Not if you exclusively issue your invoices in English, with your UK address. I have often worked on translations, on my laptop, whilst physically in Italy but have always invoiced for them as though I were in the UK, which is where I am resident for tax purposes. THere's nothing illegitimate about that. People work all over the place.
[Edited at 2015-02-18 15:37 GMT]


Whilst I can see that is a reasonable defence for anyone who is fairly itinerant, as someone who would be based permanently in Italy, would such an arrangement allow me to access healthcare & other services for which a codice fiscale is a requirement?


Maria is completely wrong. For healthcare if you have an EHIC card (which you should have anyway) you are entitled to access healtcare services anywhere in the EU.

http://tinyurl.com/6n4fo6c

As a non-taxpayer you wouldn't have a codice fiscale and frankly, you shouldn't have one. Not having a CF won't prevent you from doing anything. People visit Italy all the time from other countries, don't have a CF etc. and do anything they want to.

[Edited at 2015-02-18 16:25 GMT]


 

2G Trad  Identity Verified
Italy
Local time: 06:57
English to Italian
+ ...
EU health care rules - Read carefully Feb 18, 2015

George Young:
Whilst I can see that is a reasonable defence for anyone who is fairly itinerant, as someone who would be based permanently in Italy, would such an arrangement allow me to access healthcare & other services for which a codice fiscale is a requirement?

I would suggest you to read very carefully the following pages:
When living abroad

Greetings from Italy
Gianni


 

Sheila Wilson  Identity Verified
Spain
Local time: 05:57
Member (2007)
English
+ ...
Dangerous waters Feb 18, 2015

Tom in London wrote:
George Young wrote:
as someone who would be based permanently in Italy, would such an arrangement allow me to access healthcare & other services for which a codice fiscale is a requirement?


Maria is completely wrong. For healthcare if you have an EHIC card (which you should have anyway) you are entitled to access healtcare services anywhere in the EU.

http://tinyurl.com/6n4fo6c

As a non-taxpayer you wouldn't have a codice fiscale and frankly, you shouldn't have one. Not having a CF won't prevent you from doing anything. People visit Italy all the time from other countries, don't have a CF etc. and do anything they want to.

[Edited at 2015-02-18 16:25 GMT]

You really aren't entitled to use a British-issued EHIC if you're living in Italy, Tom. They're for visits to another EU country, for up to 90 days, with maybe a bit more leeway for special circumstances. You might get away with it for a while (I personally know someone doing just that locally in Spain) but sooner or later the authorities will find out and there will be hell to pay. We're expecting it any day for our freeloading neighbour who's in hospital here. Remember that social security in the UK is provided free but to residents only; and in Italy it's provided to those who contribute to the system, I believe. If you don't qualify legally for either then you're laying yourself open to massive problems down the line.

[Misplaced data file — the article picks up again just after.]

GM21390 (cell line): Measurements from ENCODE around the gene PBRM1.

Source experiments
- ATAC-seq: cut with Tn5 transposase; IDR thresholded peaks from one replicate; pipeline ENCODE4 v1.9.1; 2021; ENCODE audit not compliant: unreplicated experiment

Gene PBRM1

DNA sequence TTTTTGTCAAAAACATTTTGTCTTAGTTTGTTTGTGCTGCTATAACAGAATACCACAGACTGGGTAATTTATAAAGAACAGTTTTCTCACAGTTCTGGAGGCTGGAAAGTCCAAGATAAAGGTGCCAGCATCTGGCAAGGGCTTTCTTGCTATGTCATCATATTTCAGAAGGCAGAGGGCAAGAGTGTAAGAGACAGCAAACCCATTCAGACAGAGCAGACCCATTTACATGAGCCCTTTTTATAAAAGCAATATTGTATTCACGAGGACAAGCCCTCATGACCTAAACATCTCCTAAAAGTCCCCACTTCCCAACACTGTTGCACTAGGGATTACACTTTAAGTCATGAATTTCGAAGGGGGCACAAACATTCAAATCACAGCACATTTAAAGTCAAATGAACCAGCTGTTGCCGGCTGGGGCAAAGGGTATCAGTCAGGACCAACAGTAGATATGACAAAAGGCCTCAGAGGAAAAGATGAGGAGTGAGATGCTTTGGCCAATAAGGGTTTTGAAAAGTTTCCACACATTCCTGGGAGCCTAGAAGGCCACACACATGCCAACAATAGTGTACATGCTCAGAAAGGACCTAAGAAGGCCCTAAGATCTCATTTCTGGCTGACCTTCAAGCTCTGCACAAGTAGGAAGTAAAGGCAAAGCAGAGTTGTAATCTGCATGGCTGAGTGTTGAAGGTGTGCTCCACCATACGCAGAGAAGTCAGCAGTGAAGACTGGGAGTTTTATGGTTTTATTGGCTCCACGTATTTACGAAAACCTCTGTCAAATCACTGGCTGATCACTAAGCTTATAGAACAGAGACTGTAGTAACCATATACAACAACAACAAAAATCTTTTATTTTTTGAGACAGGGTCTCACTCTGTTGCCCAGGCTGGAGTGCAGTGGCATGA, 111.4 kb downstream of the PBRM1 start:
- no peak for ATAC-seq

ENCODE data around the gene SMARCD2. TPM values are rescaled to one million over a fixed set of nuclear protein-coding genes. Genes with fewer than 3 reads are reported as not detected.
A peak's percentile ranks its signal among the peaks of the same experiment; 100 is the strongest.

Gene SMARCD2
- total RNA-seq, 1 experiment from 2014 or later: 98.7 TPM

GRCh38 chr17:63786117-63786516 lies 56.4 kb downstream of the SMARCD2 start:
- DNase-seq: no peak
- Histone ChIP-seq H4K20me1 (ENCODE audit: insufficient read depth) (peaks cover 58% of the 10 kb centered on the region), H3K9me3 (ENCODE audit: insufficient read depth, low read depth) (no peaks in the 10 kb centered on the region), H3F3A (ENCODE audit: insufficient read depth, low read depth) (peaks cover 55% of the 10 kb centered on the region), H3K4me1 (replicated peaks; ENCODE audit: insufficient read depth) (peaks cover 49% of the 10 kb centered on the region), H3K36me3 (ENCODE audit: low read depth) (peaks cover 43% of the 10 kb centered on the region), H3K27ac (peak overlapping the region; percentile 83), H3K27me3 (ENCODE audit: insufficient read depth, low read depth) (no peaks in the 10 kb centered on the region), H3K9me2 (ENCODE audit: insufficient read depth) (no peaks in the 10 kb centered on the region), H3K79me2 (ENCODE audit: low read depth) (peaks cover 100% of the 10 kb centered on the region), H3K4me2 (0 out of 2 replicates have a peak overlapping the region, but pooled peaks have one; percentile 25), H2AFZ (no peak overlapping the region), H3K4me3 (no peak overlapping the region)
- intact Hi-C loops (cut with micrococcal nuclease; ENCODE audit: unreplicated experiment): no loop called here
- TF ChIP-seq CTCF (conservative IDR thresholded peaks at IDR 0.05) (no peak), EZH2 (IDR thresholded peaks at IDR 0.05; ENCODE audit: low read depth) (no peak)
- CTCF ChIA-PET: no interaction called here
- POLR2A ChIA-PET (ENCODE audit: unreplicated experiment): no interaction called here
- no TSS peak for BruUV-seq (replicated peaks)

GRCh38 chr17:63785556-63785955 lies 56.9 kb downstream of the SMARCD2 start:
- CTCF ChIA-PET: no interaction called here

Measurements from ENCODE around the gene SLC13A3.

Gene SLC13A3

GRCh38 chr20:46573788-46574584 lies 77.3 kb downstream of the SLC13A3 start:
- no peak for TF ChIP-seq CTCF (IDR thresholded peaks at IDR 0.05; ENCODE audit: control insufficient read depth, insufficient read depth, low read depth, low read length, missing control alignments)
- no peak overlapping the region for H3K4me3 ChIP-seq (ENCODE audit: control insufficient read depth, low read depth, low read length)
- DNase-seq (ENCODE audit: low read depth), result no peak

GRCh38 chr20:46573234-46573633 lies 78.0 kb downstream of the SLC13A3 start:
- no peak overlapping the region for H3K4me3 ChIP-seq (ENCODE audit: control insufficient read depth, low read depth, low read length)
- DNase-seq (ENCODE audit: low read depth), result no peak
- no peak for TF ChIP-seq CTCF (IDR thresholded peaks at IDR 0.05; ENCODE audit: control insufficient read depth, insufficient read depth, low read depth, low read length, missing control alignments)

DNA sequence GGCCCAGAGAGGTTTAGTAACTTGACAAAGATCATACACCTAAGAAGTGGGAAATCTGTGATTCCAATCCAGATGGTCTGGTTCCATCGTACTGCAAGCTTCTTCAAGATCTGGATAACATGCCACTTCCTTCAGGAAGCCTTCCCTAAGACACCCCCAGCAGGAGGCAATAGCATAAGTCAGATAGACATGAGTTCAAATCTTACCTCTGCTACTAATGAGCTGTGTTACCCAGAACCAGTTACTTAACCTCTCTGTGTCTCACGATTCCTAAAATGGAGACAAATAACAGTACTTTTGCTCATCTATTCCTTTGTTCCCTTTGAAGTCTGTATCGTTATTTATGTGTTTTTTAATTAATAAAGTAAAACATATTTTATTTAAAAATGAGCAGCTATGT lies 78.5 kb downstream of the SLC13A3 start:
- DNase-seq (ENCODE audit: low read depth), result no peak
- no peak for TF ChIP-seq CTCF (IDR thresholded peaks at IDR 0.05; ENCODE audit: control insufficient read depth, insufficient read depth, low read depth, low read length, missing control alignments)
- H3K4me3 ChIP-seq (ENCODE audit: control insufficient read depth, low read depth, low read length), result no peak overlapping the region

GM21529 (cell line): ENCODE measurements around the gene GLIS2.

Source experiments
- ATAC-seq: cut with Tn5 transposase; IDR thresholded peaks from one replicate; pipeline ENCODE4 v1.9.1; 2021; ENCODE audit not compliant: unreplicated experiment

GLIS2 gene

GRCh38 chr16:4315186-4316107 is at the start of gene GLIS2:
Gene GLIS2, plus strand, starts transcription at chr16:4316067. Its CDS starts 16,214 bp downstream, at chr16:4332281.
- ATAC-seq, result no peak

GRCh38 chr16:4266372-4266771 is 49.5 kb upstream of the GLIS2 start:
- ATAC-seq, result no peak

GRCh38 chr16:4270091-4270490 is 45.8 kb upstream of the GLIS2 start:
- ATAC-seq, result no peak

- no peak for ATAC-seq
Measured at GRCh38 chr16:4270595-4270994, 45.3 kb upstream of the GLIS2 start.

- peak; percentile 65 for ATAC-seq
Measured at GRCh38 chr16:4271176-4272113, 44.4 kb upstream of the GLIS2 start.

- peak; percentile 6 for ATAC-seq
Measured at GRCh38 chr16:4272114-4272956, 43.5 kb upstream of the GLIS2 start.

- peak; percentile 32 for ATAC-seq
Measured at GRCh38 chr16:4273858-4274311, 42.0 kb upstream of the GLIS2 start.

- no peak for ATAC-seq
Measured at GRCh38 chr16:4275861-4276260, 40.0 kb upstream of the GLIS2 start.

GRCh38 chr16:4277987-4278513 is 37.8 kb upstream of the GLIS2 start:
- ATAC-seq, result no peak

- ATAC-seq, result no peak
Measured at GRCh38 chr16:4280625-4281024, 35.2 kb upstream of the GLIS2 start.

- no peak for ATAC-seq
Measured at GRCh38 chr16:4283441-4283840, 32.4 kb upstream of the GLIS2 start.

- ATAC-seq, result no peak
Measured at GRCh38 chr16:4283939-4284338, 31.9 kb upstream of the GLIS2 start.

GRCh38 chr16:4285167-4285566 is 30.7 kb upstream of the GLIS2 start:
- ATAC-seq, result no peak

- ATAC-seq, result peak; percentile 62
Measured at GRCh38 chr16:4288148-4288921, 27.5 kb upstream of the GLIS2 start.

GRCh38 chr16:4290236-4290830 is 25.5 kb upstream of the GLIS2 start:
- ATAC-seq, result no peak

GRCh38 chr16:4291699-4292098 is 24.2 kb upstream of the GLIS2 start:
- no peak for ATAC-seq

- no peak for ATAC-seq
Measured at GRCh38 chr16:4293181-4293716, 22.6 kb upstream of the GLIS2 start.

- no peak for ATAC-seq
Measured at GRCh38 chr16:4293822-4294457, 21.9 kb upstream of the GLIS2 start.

Tom in London
United Kingdom
Local time: 05:57
Member (2008)
Italian to English
Europe Feb 18, 2015

Remember that social security in the UK is provided free but to residents only; and in Italy it's provided to those who contribute to the system. [/quote]

The whole idea of the European Union, which oddly enough, many people don't seem to understand, is that anyone living in any member state has the same entitlement to everything as anyone living in any other member state.

Your neighbour is not "freeloading"- he or she is exercising his right as a citizen of the Europea
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Remember that social security in the UK is provided free but to residents only; and in Italy it's provided to those who contribute to the system. [/quote]

The whole idea of the European Union, which oddly enough, many people don't seem to understand, is that anyone living in any member state has the same entitlement to everything as anyone living in any other member state.

Your neighbour is not "freeloading"- he or she is exercising his right as a citizen of the European Union.

However generally speaking, it seems that George has a lot more to learn than can be explained by us here. He has a lot of finding out to do. I just hope we have been able to warn him about what he about to walk into. Actually living and working in Italy involves a lot more than just walking around art galleries and eating pizza.

[Edited at 2015-02-18 17:12 GMT]
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Sheila Wilson  Identity Verified
Spain
Local time: 05:57
Member (2007)
English
+ ...
The state governments don't seem to understand that either Feb 18, 2015

Tom in London wrote:
The whole idea of the European Union, which oddly enough, many people don't seem to understand, is that anyone living in any member state has the same entitlement to everything as anyone living in any other member state.

Your neighbour is not "freeloading"- he or she is exercising his right as a citizen of the European Union.

I've lived in the Netherlands, France and Spain in the last 20 years and none of them seemed to go along with that idea. Still, as you say, here is not the place for doing definitive research. It's a complicated issue that mustn't be taken too lightly.


 

George Young  Identity Verified
Italy
Local time: 06:57
Member (2012)
French to English
+ ...
TOPIC STARTER
More practical guidance Feb 18, 2015

Tom in London wrote:

However generally speaking, it seems that George has a lot more to learn than can be explained by us here. He has a lot of finding out to do. I just hope we have been able to warn him about what he about to walk into. Actually living and working in Italy involves a lot more than just walking around art galleries and eating pizza.


Tom, your condescending attitude is not particularly helpful or elucidating.

I would be grateful to hear from others who can provide more constructive advice.